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Top 5 Interesting Costa Rica Animals

1. Blue Jeans Frog

The blue jeans frog is a unique creature for many reasons but in particular, because of its ability to morph. It can change from red boded and blue legs to green with black spots. These frogs are only toxic in the wild because they create poison from natural elements in the jungle. Despite their small size, these frogs have been quite a successful species and are in no danger of becoming extinct.

2. Coati

This long-nosed brother of the raccoon is also known as the “Snookum Bear.” They are not aggressive and are used to getting really near to people, often hoping to find some food. They have strong jaws and sharp teeth. Like most animals, it suffers from loss of habitat, they are listed as being unthreatened.

3. Capuchin Monkey

Capuchin Monkeys are known to use tools sometimes as means of getting food as weapons. They also will rub plants over themselves for what appears to be herbal medicinal use. This could be one of the reasons for their long life and high population. These monkeys hang out in groups of up to 40 monkeys and can live to be over 54 years old . In Costa Rica, the intelligent primates are easy to enjoy as they are among the most commonly seen animals in the National Parks.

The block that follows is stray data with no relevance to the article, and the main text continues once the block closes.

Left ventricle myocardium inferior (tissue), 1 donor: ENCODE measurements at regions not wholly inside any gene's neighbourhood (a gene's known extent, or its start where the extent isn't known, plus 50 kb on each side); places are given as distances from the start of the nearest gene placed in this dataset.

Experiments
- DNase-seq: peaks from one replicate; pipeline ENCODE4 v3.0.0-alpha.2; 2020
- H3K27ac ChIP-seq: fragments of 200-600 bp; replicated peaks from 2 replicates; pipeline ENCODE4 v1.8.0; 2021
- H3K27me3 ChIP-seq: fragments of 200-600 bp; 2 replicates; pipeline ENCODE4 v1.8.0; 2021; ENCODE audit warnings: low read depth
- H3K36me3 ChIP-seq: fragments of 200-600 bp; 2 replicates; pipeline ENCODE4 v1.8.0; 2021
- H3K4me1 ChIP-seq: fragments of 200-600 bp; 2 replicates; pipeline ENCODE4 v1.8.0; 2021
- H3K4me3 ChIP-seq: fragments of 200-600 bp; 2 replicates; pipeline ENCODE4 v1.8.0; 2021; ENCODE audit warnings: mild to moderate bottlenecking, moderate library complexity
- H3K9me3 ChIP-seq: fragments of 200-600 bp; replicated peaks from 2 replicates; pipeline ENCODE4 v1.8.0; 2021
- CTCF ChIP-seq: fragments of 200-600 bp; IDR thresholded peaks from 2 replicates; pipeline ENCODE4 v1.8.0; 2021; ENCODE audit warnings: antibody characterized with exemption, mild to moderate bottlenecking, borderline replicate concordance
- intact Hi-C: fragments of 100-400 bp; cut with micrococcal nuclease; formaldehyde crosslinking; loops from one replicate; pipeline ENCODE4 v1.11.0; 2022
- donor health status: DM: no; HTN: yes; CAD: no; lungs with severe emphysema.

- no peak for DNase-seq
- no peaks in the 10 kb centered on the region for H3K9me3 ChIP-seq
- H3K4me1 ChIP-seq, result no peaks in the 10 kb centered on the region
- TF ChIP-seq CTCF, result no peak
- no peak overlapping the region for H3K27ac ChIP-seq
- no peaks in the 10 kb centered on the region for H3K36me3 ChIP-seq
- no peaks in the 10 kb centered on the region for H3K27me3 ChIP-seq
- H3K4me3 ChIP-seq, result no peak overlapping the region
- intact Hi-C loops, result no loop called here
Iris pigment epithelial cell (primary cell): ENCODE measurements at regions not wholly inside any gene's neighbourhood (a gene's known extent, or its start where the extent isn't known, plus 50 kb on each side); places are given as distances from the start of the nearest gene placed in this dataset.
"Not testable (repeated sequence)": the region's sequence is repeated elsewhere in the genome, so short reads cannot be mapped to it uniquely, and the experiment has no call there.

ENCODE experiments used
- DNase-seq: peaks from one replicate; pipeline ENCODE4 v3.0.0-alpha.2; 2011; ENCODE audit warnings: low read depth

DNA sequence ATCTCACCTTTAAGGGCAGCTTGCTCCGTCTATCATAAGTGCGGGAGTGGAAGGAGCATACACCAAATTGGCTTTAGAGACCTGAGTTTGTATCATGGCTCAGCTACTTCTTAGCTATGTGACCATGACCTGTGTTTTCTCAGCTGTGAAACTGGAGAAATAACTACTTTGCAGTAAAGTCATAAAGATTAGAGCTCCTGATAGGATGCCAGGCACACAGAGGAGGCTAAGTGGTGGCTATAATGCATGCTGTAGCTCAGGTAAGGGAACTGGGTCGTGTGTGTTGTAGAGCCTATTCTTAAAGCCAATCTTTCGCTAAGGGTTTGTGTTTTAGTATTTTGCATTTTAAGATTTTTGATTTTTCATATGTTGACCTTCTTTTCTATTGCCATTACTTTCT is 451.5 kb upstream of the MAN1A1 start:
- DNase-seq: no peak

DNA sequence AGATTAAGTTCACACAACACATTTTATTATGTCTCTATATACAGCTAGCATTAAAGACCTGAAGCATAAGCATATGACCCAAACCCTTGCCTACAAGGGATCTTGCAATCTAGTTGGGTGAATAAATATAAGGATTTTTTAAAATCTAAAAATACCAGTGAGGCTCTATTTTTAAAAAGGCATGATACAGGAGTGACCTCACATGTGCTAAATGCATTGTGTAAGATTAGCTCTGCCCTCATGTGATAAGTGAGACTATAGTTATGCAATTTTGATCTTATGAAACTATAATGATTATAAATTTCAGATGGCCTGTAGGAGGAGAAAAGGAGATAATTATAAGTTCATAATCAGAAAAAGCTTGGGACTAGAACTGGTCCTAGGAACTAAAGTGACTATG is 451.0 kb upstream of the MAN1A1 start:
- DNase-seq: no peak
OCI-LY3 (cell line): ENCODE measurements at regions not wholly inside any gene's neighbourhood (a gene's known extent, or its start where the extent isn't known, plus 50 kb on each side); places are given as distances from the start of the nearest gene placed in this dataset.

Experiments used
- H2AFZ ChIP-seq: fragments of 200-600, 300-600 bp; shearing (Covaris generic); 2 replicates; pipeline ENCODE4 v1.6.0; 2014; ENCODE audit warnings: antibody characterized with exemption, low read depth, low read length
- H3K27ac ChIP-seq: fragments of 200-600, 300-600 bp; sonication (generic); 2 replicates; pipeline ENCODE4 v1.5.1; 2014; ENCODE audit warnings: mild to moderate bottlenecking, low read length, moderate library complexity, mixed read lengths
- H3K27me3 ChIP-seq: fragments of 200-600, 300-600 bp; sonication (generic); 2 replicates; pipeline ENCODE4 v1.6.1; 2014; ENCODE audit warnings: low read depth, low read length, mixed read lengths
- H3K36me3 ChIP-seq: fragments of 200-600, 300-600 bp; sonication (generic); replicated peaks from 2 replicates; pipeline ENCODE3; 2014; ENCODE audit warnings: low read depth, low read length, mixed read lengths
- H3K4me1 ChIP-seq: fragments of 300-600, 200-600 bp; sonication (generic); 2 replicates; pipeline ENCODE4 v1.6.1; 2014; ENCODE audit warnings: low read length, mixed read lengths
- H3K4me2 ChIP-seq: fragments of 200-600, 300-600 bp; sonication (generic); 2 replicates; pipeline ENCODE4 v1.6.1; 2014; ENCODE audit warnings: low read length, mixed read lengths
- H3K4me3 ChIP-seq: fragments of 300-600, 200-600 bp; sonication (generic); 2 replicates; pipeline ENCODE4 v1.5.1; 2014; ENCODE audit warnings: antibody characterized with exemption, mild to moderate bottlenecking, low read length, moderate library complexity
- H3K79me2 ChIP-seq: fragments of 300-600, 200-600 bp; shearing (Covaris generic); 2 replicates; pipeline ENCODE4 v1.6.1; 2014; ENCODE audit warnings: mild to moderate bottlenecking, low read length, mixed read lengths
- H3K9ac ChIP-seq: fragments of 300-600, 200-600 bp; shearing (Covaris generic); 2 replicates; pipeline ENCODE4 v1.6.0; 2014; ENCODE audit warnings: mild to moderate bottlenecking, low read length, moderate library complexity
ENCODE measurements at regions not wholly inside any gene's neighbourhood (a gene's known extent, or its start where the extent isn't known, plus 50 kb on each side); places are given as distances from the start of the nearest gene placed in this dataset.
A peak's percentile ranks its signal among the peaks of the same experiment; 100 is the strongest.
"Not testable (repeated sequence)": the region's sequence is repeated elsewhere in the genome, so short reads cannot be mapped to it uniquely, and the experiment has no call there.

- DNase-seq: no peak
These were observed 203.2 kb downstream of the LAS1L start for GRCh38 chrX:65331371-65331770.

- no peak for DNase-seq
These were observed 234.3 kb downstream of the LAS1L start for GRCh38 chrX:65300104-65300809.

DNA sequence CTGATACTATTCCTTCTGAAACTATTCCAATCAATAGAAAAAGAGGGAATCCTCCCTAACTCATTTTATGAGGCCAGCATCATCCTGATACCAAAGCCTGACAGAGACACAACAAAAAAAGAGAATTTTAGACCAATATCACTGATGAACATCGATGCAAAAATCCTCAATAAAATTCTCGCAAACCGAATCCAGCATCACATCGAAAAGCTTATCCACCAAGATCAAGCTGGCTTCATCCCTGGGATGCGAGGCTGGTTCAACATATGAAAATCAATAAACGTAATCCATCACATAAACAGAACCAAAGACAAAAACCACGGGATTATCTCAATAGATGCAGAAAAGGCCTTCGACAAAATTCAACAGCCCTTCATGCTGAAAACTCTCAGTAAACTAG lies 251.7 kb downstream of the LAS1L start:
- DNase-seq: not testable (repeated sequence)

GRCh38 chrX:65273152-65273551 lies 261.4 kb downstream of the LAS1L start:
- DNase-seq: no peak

4. Ocelot

Ocelots are nocturnal cats and are about twice the size of a normal house cat. Their light weight and massive feet make them excellent tree climbers. Once listed as vulnerable due to hunting (mostly for their fur), ocelots have had a resurgence and are now not considered a threatened species. However a serious threat comes from the commercial development of its habitat.

5. Three-Toed Sloth

Sloths are among the more unique animals in the world. Known for being incredibly slow, three-toed sloths sleep 16 to 18 hours each day and live high in the jungle canopy, coming down only once a week or so to go to the bathroom. While they walk and move along trees very slow they are actually strong swimmers. When in the trees they do not travel very far usually staying in their home range of about 12 acres and will even spend about 20 percent of its time in one tree. While sloths will actually fight for their territory using their long claws, females will give up their territory to their young after caring for them for their first nine months.

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